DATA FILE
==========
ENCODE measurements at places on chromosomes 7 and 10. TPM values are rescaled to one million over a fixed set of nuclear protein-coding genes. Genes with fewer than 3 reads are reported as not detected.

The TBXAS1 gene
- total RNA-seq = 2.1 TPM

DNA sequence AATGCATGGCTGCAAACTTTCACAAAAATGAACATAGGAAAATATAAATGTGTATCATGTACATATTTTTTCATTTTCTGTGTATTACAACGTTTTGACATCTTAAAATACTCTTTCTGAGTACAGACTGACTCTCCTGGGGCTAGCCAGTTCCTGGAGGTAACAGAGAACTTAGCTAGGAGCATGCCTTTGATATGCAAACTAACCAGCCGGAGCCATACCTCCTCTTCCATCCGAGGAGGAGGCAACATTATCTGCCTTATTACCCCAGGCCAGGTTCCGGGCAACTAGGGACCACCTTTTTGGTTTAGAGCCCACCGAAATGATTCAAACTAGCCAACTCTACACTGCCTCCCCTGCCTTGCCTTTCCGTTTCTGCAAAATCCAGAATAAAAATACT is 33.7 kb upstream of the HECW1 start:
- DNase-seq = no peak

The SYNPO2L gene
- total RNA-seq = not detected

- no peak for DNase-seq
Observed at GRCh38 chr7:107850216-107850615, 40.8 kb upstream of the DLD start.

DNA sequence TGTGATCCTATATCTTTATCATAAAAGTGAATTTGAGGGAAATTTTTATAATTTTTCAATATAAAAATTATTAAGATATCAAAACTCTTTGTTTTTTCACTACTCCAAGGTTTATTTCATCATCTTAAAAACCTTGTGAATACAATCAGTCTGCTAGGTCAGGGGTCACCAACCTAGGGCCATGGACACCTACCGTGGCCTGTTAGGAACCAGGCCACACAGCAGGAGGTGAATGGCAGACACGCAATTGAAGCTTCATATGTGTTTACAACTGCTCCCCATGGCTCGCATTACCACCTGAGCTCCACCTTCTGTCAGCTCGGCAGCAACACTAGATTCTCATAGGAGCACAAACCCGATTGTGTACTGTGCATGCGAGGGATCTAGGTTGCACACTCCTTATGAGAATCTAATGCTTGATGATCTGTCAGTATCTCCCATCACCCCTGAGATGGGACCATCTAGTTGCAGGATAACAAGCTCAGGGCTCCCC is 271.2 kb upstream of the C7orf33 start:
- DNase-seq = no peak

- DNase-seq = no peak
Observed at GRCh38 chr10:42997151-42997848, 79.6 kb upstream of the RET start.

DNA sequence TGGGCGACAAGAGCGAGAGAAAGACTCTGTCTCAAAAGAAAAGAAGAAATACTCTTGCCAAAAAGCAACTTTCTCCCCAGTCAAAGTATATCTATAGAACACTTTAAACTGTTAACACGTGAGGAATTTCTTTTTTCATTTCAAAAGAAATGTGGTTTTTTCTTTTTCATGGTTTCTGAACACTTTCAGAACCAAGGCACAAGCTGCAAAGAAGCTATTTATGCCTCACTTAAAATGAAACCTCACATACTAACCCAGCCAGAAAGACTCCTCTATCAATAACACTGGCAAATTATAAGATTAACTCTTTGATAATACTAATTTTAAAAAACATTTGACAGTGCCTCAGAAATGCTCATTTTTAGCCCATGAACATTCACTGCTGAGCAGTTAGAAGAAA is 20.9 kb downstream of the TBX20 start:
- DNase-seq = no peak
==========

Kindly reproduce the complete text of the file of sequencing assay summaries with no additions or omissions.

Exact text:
ENCODE measurements at places on chromosomes 7 and 10. TPM values are rescaled to one million over a fixed set of nuclear protein-coding genes. Genes with fewer than 3 reads are reported as not detected.

The TBXAS1 gene
- total RNA-seq = 2.1 TPM

DNA sequence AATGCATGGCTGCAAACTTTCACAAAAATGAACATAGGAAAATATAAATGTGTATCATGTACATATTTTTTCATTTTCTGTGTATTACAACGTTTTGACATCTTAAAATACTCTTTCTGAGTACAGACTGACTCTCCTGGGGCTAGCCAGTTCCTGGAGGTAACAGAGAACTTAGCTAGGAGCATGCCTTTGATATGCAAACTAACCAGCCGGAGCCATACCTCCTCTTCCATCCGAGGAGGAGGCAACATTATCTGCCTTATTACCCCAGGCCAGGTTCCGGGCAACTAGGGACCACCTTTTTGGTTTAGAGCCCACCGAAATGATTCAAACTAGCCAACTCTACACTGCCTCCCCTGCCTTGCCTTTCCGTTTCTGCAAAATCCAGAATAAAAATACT is 33.7 kb upstream of the HECW1 start:
- DNase-seq = no peak

The SYNPO2L gene
- total RNA-seq = not detected

- no peak for DNase-seq
Observed at GRCh38 chr7:107850216-107850615, 40.8 kb upstream of the DLD start.

DNA sequence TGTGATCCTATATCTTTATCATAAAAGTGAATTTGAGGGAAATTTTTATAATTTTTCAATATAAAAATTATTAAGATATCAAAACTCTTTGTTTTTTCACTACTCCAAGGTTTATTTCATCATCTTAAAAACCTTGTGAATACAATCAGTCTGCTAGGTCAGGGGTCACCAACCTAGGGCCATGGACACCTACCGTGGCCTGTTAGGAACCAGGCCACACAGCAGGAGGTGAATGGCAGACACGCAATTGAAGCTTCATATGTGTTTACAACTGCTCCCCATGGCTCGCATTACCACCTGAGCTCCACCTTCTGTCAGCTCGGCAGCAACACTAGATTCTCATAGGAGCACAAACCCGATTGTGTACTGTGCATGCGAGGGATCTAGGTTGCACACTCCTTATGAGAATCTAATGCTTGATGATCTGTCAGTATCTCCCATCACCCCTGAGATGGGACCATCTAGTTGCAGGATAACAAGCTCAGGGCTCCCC is 271.2 kb upstream of the C7orf33 start:
- DNase-seq = no peak

- DNase-seq = no peak
Observed at GRCh38 chr10:42997151-42997848, 79.6 kb upstream of the RET start.

DNA sequence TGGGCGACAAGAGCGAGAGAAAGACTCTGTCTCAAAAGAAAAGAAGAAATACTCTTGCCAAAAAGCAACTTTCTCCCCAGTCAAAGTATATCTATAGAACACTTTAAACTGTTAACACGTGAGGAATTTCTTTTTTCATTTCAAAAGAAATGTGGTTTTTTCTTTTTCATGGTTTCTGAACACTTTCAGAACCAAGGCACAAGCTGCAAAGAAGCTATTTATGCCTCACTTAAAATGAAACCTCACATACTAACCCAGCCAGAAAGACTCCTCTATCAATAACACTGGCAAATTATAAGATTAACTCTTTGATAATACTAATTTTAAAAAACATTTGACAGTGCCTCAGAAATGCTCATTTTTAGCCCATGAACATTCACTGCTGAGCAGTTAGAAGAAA is 20.9 kb downstream of the TBX20 start:
- DNase-seq = no peak